‘But if there aren’t lots of bees then there won’t be any honey.’ *
*Winnie the Pooh
Honey bees have been in the news a lot recently and, unfortunately, not always for good reasons. Our beautiful little honey bees, often confused with wasps due to their petite frame, are often ignored when they are gently flitting from flower to flower foraging for nectar and pollen to take back to the hive. But when pollination of crops is low, remember the apple shortage of 2012, or when they swarm in a public place, be that on Top Shop in Central London or onto a pizza delivery bike, the blame rests on them for our little inconveniences. Personally, our apples did rather well in 2012, as I watched the bees risk the short flight from bee hive to blossom dodging the rain drops, we still managed to make 32 pints of cider and I’m sure that blossom helped us scoop First Prize for our London Honey!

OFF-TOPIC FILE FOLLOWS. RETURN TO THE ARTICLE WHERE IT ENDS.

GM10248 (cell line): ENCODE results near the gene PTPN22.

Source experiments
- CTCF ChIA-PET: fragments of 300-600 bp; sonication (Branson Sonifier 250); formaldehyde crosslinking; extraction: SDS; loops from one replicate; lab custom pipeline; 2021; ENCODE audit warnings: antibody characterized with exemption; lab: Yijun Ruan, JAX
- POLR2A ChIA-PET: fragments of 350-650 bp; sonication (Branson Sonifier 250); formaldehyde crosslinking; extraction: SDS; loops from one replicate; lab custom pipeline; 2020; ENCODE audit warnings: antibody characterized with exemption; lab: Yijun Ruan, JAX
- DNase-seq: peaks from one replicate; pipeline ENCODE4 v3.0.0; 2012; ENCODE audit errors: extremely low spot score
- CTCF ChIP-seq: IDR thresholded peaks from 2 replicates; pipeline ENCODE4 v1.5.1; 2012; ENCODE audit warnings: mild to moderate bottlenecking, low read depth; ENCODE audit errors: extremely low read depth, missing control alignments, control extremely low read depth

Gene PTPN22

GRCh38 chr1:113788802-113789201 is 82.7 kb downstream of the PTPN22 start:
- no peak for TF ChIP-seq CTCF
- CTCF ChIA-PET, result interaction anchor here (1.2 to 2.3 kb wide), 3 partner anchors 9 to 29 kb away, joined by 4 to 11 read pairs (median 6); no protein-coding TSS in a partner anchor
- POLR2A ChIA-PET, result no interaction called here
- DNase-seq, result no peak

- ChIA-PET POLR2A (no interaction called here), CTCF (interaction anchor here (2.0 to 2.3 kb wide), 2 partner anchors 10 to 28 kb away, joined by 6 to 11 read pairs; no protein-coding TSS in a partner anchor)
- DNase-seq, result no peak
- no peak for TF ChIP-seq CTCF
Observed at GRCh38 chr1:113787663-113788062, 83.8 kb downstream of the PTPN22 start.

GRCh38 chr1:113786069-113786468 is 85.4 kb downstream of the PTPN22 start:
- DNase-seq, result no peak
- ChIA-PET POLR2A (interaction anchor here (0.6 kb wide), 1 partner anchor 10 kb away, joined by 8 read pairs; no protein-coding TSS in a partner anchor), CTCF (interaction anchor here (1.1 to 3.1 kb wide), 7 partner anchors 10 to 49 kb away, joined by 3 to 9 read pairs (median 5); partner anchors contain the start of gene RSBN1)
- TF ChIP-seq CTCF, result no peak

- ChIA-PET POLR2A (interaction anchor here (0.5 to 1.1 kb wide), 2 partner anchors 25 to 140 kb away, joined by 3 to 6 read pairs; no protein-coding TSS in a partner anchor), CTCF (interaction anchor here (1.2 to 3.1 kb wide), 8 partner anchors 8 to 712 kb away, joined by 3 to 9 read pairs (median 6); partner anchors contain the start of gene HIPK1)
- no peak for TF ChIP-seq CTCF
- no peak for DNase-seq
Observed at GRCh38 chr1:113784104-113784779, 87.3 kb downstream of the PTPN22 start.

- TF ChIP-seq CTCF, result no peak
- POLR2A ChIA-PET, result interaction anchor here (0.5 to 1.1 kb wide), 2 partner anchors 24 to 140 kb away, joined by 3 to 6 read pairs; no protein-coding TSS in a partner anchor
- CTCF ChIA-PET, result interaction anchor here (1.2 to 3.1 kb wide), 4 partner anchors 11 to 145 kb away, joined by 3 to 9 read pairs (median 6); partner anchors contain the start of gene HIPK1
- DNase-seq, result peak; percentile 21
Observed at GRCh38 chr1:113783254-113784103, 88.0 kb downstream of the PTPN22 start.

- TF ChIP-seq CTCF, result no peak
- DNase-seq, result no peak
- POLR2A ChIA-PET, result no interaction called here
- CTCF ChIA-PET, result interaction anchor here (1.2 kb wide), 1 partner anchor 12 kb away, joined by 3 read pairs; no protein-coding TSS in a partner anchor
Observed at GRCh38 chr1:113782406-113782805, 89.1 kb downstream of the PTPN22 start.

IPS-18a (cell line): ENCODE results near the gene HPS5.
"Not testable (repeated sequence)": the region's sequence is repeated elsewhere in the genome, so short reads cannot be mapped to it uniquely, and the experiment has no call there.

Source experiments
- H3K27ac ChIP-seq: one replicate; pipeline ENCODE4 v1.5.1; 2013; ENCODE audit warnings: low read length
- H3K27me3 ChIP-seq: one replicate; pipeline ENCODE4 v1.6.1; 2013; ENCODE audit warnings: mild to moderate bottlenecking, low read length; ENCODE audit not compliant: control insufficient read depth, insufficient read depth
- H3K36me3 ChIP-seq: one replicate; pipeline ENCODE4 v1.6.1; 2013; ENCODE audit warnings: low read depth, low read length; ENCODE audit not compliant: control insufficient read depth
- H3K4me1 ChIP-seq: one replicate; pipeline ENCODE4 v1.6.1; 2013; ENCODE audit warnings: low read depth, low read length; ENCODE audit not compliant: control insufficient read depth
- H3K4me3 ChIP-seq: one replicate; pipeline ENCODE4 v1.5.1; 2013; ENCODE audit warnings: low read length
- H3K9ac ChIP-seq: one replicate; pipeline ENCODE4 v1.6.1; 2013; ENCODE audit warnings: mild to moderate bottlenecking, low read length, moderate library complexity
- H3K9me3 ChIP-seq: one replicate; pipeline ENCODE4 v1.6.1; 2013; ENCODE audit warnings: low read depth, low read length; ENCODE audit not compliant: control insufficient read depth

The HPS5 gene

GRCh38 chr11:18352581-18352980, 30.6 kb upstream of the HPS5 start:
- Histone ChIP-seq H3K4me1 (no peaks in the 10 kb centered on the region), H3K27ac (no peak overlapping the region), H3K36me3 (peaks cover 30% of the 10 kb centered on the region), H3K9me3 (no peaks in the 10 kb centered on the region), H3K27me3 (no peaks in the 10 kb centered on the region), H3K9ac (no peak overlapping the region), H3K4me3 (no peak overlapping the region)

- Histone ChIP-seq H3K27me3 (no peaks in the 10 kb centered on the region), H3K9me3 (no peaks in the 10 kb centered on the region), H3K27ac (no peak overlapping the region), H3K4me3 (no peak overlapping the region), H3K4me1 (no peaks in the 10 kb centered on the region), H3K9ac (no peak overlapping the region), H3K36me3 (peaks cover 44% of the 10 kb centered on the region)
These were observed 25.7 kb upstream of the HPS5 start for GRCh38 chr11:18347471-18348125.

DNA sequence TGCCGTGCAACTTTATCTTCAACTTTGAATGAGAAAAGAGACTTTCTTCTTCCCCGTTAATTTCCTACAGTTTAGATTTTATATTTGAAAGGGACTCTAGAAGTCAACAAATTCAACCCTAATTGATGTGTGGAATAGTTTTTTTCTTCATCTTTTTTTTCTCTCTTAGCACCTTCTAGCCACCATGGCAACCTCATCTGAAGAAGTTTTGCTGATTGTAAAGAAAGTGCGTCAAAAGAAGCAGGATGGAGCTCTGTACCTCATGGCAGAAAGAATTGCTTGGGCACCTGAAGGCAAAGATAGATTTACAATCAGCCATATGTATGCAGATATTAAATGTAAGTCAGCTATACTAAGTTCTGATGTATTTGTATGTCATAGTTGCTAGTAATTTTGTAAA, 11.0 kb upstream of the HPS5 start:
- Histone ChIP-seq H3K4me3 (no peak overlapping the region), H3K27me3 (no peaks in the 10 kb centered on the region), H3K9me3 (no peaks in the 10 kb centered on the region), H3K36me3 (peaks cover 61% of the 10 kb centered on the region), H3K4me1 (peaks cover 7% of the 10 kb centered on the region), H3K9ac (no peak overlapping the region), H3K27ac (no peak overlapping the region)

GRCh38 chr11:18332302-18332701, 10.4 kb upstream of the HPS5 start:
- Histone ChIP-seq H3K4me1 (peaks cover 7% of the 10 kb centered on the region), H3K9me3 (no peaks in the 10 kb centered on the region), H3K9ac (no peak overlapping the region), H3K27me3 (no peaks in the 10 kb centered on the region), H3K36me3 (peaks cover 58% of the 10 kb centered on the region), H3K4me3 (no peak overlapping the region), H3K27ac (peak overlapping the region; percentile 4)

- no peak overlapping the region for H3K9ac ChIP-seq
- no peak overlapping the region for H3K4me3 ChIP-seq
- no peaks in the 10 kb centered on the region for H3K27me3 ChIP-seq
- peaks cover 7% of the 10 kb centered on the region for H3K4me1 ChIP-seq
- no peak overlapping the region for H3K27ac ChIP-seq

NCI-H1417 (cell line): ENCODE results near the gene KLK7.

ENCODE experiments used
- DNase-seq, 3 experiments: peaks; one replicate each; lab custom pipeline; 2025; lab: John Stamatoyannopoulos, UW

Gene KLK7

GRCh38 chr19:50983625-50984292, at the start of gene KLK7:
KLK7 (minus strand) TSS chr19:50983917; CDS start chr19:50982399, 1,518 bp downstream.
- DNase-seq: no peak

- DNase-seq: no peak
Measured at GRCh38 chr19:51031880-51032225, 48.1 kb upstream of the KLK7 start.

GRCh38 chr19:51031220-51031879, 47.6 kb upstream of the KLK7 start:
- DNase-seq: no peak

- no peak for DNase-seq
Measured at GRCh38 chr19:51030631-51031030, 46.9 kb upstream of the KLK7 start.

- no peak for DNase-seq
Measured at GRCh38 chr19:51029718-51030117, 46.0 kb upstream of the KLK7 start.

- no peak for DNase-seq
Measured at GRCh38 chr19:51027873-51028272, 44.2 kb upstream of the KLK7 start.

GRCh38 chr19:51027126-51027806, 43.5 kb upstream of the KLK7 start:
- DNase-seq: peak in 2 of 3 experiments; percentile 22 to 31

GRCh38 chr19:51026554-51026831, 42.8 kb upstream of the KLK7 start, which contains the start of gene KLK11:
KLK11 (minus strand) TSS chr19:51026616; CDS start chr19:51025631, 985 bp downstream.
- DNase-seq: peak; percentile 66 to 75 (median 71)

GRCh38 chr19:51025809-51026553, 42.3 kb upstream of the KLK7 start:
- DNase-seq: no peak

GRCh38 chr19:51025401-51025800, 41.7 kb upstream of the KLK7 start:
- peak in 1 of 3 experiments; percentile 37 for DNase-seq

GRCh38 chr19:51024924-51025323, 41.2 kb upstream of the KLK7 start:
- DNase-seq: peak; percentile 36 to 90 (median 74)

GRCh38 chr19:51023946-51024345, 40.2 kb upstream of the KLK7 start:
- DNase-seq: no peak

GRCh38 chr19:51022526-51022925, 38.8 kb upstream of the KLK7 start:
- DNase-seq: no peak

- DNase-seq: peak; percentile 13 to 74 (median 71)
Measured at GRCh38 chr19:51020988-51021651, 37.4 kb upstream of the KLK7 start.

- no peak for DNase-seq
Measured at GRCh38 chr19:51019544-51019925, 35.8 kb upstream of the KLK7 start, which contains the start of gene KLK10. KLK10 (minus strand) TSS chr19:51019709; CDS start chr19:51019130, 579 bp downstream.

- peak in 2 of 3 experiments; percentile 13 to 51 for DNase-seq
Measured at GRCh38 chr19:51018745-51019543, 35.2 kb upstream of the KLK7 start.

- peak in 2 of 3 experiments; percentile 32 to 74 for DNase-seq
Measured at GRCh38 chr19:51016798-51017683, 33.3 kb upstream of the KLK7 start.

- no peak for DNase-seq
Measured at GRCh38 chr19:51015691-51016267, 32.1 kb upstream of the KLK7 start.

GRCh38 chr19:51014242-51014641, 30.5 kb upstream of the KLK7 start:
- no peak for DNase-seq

As for swarms, I appreciate that to the uneducated, they can be rather scary. I clearly remember the first swarm that I witnessed from inside the conservatory during my first year of bee keeping. It was like something from an Indiana Jones movie… Once we understand that honey bees are often swarming due to their very good health and desire to reproduce, that they usually only sting to defend either brood or food, of which they have neither babies nor honey with them when they swarm, and that they are so focussed on finding a new home for their beloved queen that they have no interest in you at all, then we can feel a bit more confident in taking a deep breath and enjoying the moment to marvel at this amazing act of nature.